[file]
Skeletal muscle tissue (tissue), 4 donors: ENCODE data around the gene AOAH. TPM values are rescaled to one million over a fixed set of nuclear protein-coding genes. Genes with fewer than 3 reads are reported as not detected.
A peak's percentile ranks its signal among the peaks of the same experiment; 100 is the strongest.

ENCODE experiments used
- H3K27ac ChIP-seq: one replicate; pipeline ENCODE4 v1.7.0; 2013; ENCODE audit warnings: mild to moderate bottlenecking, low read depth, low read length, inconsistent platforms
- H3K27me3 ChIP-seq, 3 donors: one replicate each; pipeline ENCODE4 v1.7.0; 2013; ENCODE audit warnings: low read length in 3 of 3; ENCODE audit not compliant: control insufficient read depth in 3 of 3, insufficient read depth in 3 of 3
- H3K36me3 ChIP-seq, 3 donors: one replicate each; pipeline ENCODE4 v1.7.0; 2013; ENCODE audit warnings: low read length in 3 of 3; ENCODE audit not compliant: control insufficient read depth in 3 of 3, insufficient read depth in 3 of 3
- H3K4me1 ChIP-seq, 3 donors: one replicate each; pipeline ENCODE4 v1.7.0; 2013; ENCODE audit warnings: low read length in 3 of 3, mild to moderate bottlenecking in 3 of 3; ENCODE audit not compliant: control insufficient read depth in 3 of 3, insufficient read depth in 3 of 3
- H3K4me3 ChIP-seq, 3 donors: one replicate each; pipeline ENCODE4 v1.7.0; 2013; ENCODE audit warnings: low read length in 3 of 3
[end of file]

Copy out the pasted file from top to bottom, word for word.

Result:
Skeletal muscle tissue (tissue), 4 donors: ENCODE data around the gene AOAH. TPM values are rescaled to one million over a fixed set of nuclear protein-coding genes. Genes with fewer than 3 reads are reported as not detected.
A peak's percentile ranks its signal among the peaks of the same experiment; 100 is the strongest.

ENCODE experiments used
- H3K27ac ChIP-seq: one replicate; pipeline ENCODE4 v1.7.0; 2013; ENCODE audit warnings: mild to moderate bottlenecking, low read depth, low read length, inconsistent platforms
- H3K27me3 ChIP-seq, 3 donors: one replicate each; pipeline ENCODE4 v1.7.0; 2013; ENCODE audit warnings: low read length in 3 of 3; ENCODE audit not compliant: control insufficient read depth in 3 of 3, insufficient read depth in 3 of 3
- H3K36me3 ChIP-seq, 3 donors: one replicate each; pipeline ENCODE4 v1.7.0; 2013; ENCODE audit warnings: low read length in 3 of 3; ENCODE audit not compliant: control insufficient read depth in 3 of 3, insufficient read depth in 3 of 3
- H3K4me1 ChIP-seq, 3 donors: one replicate each; pipeline ENCODE4 v1.7.0; 2013; ENCODE audit warnings: low read length in 3 of 3, mild to moderate bottlenecking in 3 of 3; ENCODE audit not compliant: control insufficient read depth in 3 of 3, insufficient read depth in 3 of 3
- H3K4me3 ChIP-seq, 3 donors: one replicate each; pipeline ENCODE4 v1.7.0; 2013; ENCODE audit warnings: low read length in 3 of 3